Everyone loves the superstar, but the fall from grace offers no soft landings.
I penned that thought back in April for a column I was meaning to write about Tiger Woods.
Never got around to much beyond that. Figured enough people were weighing in on the world's greatest golfer's very public personal fall from grace.
Even so, maybe it's worth dusting off. The divorce is final and Elin is telling her side in People magazine now. Tiger's been slumping on the course, adding some credence to the concept of karma and the thought that maybe things like family really do trump fame and all that it bestows.
"Serves him right," is the sentiment from many as another great steps up to the plate to fall on his sword — or in this case, his words. That would be former major league pitcher Roger Clemens. Last week, he was indicted for lying to members of Congress concerning his alleged use of steroids. This, all while the Little League World Series was getting into full swing.
Timing, it is said, is everything.
Pay attention, Little Leaguers!
Whether or not you think he did or he didn't, or that our elected officials' time could be better spent taking care of more pressing issues (job creation?), it looks like the man with the Hall of Fame arm might land hard with this one.
Some are betting that despite all those Cy Young awards, Clemens will go the way of another former great, Pete Rose, never to join the others in baseball's hallowed hall. There's going to be a trial. He might even do time.
Not that he already isn't.
Self-induced or not, it is a shame, even if it comes with yet another wake-up call for those who feed the pedestal and the Little Leaguers, too. Pint-sized players mastering big league swagger as they bat it out on their own World Series on ESPN and the blind fans of superhuman athletes who become bigger than the game we love to watch.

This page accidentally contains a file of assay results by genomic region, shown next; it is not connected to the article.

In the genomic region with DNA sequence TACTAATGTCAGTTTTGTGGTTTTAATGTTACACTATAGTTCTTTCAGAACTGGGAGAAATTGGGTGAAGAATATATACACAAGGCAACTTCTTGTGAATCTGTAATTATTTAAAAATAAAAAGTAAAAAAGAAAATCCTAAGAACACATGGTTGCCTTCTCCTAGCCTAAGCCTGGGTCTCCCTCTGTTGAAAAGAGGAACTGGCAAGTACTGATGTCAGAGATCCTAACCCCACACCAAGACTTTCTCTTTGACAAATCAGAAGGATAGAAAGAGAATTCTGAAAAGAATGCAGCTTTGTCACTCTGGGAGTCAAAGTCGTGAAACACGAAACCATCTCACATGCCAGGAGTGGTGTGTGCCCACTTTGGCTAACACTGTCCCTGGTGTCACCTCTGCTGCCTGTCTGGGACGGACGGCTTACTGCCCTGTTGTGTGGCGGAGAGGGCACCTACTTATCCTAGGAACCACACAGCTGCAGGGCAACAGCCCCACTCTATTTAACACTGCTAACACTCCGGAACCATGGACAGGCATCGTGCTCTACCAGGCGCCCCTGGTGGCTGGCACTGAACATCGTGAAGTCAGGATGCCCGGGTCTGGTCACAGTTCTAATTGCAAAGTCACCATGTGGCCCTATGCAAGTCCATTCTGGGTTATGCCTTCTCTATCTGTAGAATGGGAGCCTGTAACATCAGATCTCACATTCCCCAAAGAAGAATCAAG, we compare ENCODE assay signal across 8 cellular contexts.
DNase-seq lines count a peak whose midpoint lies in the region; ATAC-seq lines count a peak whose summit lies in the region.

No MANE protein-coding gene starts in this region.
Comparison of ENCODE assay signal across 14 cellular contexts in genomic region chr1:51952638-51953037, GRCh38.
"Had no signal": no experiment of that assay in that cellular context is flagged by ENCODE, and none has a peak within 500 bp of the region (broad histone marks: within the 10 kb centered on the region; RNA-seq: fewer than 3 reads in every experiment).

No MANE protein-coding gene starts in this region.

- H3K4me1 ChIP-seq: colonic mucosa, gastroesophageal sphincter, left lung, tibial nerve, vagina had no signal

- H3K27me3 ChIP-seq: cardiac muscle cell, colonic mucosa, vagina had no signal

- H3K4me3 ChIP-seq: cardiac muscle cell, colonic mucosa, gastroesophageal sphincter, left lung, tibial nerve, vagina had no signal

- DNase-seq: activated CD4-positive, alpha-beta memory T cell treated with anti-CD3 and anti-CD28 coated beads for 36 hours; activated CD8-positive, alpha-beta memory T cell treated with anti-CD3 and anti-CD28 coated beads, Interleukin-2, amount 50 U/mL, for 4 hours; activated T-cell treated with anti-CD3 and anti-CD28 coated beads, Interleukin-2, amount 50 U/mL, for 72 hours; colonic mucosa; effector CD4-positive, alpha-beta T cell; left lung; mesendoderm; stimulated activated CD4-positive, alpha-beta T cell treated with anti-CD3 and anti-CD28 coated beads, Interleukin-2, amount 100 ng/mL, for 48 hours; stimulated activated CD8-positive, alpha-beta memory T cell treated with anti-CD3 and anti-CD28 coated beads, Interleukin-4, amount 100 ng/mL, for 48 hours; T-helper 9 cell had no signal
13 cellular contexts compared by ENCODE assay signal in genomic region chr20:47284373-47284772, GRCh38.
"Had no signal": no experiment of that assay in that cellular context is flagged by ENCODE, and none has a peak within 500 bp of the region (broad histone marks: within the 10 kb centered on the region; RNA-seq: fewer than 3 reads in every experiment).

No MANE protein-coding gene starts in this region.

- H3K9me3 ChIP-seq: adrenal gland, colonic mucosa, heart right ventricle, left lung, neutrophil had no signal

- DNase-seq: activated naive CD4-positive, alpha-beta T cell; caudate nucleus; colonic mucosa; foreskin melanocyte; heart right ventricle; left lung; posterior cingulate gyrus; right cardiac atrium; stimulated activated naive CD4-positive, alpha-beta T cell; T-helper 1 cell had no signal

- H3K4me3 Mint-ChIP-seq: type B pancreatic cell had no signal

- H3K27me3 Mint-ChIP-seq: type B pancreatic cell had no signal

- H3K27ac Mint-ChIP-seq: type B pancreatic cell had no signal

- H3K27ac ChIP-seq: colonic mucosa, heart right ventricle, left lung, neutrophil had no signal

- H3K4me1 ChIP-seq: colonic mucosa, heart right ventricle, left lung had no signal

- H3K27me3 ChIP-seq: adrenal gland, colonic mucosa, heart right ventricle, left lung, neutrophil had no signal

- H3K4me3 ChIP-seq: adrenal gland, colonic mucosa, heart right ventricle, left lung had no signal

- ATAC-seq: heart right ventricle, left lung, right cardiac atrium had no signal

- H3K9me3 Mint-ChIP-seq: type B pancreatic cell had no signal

Happens, I guess, when you want to be them.
Or who you think they are.
The eldest used to feel that way about Roger Clemens, who was pitching for our team — the Red Sox — way back when the kid was trying his hand at T-ball. He got caught up in "The Rocket" hype when his godmother took him to his first game at Fenway and bought him a poster of Clemens that he brought home and hung on his bedroom wall, alongside another of the Teenage Mutant Ninja Turtles.
A fan was born — one that became so enamored with superstar status that he even switched allegiance when Clemens skedaddled to Toronto.
Not an easy thing to do when you're a kid living in Red Sox nation and the rest of your family is recoiling in horror.
I feared for my first-born then, even as I acquiesced to his request for a Blue Jays baseball cap. Still have a snapshot of him donning that cap, wedged between two cousins wearing traditional Red Sox "B's" while sitting on a New England granite wall.
I like to chide him about that now that he's all grown up and back to wearing Sox gear.
For him, the Rocket lost his luster long before last week's indictment — probably right around the time he signed with the Yankees and the eldest, knowing he just couldn't make that leap, finally came into his own.
Michele Miller can be reached at firstname.lastname@example.org or at (727) 869-6251.